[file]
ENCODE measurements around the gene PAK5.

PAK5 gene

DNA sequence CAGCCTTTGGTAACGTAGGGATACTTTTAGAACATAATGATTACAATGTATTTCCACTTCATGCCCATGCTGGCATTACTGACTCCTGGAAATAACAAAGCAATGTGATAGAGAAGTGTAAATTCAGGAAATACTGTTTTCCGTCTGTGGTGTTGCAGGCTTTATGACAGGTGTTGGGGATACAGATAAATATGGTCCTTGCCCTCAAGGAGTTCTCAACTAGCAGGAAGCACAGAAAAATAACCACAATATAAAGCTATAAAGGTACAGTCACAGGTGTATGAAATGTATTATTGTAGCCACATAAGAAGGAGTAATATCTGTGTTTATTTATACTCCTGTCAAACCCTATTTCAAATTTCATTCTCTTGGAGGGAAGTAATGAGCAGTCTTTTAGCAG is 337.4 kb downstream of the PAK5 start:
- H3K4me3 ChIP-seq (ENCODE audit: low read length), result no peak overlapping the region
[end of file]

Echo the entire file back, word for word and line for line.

ENCODE measurements around the gene PAK5.

PAK5 gene

DNA sequence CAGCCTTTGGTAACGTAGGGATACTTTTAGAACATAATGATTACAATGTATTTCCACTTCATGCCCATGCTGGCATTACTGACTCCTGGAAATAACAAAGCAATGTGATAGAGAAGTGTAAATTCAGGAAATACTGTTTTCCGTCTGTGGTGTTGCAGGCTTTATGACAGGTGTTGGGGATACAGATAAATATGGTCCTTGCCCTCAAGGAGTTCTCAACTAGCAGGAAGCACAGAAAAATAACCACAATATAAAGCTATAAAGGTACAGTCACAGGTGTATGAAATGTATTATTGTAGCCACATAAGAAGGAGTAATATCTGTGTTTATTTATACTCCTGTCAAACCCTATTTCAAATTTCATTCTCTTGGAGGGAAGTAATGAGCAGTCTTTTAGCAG is 337.4 kb downstream of the PAK5 start:
- H3K4me3 ChIP-seq (ENCODE audit: low read length), result no peak overlapping the region